aum meaning

The Meaning of Assets Under Management (AUM) with Examples

The meaning of assets under management (AUM) is the total market value of all funds a financial institution or person manages on behalf of investors. The value of AUM is calculated by different methods depending on the firm. The metric is an important one in the money management industry.


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What is the Meaning of AUM? 

The meaning of assets under management (AUM) is the total market value of all investments administered by a financial institution or an individual on behalf of clients. The term is sometimes referred to as total assets. Institutions include mutual funds, hedge funds, pension funds, venture capital firms, banks, brokerage firms, etc. An individual may be a registered investment advisor (RIA) or a portfolio manager.

The AUM varies daily depending on how much money flows into and out of a fund from new clients and redemptions. Additionally, equity and bond price fluctuations will affect the AUM value. Dividend payments will also change assets under management.

The United States Securities and Exchange Commission requires financial advisors and businesses with $110+ million in AUM to register with them. However, the Dodd-Frank Wall Street Reform and Consumer Protection Act passed in 2010 changed the thresholds and modified some registration rules. 

Generally, small- and mid-sized advisors with a lower value of AUM are not required to register with the SEC but must usually register with their state unless the state does not regulate advisors. Small-sized advisors are ones with less the $25 million of AUM. Mid-sized advisors have an AUM between $25 and $100 million.

How is AUM Used?

Assets under management is an essential metric because it is used to calculate advisor fees and thus impact revenue. Asset managers or financial advisors charge a percentage of AUM as a fee for their services. For example, an active mutual fund may charge an expense ratio of 0.50% of AUM. The expense ratio is sometimes on a sliding scale as a function of AUM, especially for financial advisors.

Another use of AUM is marketing. Assets under management is a measurement of success. Firms with higher AUM usually gather more clients and investable money, implying customers trust them more. Alternatively, a rising value suggests the firm has grown its client’s money. Furthermore, AUM is used to rank asset managers and banks, meaning it is a measure of prestige. Additionally, a portfolio or fund manager may be compensated based on AUM.

That said, some firms specialize in fewer clients with higher net worth, while others desire more clients with less investable money. This means many wealth managers have a minimum AUM. 

The two asset managers with the highest AUM are BlackRock and Vanguard. BlackRock is the number one provider of exchange-traded funds (ETFs), while Vanguard is the number one mutual fund company and the second for ETFs.


From a specific mutual fund or ETF perspective, a larger AUM means they are more liquid. As a result, an ETF with a larger AUM often experiences higher trading volumes and less significant price swings. For instance, the Vanguard S&P 500 ETF (VOO) has a total AUM of $792.6 billion, meaning liquidity is high, and the average trading volume is 3.6 million shares. Hence, investors should easily be able to buy or sell shares of VOO during the trading day.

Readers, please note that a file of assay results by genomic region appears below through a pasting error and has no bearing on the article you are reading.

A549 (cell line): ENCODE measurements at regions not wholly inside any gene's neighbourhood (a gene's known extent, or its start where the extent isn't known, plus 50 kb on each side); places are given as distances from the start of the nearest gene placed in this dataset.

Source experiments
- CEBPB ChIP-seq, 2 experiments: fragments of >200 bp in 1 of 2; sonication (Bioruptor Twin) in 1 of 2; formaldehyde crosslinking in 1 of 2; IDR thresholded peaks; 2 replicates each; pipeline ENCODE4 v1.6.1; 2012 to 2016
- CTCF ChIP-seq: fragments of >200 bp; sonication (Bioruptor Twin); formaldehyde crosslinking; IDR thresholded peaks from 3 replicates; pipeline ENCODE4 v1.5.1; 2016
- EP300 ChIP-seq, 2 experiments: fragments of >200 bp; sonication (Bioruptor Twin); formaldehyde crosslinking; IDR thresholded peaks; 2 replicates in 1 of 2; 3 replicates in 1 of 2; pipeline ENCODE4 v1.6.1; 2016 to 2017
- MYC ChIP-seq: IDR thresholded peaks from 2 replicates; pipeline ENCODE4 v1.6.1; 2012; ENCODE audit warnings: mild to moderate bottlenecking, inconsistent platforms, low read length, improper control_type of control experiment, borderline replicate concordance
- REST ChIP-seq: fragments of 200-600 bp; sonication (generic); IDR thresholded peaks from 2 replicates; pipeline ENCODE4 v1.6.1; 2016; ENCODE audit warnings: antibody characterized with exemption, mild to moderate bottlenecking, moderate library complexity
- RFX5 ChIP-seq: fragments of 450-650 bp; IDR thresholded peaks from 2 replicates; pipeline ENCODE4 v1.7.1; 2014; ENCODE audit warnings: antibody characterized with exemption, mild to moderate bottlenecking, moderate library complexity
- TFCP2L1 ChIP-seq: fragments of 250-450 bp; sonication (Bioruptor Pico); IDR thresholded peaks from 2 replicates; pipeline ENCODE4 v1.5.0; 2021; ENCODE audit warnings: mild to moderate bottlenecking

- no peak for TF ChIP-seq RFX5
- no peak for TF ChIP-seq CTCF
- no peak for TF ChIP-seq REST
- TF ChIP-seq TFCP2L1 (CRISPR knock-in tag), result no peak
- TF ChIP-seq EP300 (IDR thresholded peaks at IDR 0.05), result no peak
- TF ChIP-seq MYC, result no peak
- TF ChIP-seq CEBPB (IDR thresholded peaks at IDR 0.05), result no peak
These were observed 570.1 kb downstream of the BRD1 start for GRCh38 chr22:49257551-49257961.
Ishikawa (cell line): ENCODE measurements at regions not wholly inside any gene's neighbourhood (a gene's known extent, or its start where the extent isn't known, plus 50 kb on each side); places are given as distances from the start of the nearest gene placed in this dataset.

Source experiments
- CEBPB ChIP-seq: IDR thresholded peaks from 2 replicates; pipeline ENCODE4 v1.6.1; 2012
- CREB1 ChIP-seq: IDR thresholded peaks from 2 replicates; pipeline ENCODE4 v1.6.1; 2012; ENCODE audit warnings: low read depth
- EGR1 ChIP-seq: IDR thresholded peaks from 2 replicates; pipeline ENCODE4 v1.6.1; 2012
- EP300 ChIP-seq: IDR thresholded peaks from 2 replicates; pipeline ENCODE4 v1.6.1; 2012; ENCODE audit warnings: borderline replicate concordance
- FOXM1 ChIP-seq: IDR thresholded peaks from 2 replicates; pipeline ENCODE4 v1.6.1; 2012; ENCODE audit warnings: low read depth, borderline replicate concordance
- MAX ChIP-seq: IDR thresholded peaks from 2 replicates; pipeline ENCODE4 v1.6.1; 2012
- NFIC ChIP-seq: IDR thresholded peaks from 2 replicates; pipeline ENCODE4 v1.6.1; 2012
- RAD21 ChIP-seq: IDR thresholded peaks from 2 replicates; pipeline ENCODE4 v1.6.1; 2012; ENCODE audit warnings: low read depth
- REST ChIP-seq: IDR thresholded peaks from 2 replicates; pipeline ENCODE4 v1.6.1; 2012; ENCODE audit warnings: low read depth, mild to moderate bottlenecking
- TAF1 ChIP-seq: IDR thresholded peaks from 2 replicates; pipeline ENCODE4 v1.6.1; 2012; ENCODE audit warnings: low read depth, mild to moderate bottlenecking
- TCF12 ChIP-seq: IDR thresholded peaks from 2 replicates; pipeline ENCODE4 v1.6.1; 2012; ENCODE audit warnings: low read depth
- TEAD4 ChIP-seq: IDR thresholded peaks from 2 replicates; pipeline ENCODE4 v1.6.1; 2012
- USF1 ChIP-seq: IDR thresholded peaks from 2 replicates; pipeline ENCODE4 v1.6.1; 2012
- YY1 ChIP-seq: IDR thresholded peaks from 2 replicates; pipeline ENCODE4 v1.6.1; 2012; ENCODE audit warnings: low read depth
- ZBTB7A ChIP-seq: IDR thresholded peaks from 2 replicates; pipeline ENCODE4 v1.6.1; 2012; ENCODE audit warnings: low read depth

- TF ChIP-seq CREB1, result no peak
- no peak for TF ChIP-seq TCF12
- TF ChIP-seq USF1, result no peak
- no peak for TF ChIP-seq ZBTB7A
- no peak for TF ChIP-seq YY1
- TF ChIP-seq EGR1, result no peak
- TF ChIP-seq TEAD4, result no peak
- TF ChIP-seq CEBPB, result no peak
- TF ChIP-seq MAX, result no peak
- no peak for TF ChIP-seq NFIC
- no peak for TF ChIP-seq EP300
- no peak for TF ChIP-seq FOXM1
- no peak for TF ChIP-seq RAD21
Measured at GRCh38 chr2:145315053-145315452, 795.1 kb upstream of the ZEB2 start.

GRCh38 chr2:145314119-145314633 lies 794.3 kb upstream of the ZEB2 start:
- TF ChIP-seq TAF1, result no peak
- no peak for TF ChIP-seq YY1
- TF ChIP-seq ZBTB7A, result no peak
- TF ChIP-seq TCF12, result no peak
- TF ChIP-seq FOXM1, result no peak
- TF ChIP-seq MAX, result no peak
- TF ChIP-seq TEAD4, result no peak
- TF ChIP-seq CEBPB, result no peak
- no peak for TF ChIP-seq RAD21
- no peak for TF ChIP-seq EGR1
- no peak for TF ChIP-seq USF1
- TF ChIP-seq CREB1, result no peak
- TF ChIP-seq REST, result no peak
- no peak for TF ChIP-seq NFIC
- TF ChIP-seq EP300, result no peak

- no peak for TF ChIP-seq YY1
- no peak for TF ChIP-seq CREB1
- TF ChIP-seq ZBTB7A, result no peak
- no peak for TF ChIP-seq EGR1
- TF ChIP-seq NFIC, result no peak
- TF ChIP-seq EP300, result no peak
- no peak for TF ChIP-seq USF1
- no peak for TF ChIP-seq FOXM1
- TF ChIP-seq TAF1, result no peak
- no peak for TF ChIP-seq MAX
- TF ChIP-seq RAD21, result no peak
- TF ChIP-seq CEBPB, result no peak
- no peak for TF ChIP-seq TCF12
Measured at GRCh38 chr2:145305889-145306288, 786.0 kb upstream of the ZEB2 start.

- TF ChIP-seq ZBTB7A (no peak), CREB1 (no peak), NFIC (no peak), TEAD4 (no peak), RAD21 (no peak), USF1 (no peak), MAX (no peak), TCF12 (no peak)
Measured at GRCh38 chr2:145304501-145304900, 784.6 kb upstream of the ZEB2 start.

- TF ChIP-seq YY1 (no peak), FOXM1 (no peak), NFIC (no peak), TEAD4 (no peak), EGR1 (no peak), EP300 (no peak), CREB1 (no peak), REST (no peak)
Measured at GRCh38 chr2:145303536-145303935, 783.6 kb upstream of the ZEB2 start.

How to Calculate AUM?

The precise meaning of AUM varies between firms. It depends on which funds are used in the calculation. Typically, it includes capital raised from investors, whether invested or in cash, referred to as discretionary funds. Assets under management may also have the firm’s own money added to it.

However, distinct types of companies will determine AUM differently. For example, a mutual fund will calculate it by one method, while a bank may use a slight variation. But the amount of discretion is limited because of the SEC’s rules on what can and can’t be included.

For example, in a balanced mutual fund, the AUM means money invested in stocks, bonds, and cash. The AUM will fluctuate daily based on three factors: net inflows or outflows, market action, and dividends.

New investors will add money to the mutual fund, while redemptions will reduce it. This shows up as a net inflow if positive or a net outflow if negative. Market action will result in equity and bond prices varying daily. In turn, this action will cause AUM to appreciate or depreciate. Dividend payments can lower AUM if they are not reinvested.

Final Thoughts on the Meaning of AUM

Assets under management is an important metric to understand, especially for retail investors putting money in ETFs and mutual funds. The AUM impacts fees paid to financial advisors and trading volumes. Additionally, money managers use it for marketing purposes and bragging rights because a higher AUM implies their clients trust them. It is also an indicator of investing performance.

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Prakash Kolli is the founder of the Dividend Power site. He is a self-taught investor, analyst, and writer on dividend growth stocks and financial independence. His writings can be found on Seeking Alpha, InvestorPlace, Business Insider, Nasdaq, TalkMarkets, ValueWalk, The Money Show, Forbes, Yahoo Finance, and leading financial sites. In addition, he is part of the Portfolio Insight and Sure Dividend teams. He was recently in the top 1.0% and 100 (73 out of over 13,450) financial bloggers, as tracked by TipRanks (an independent analyst tracking site) for his articles on Seeking Alpha.

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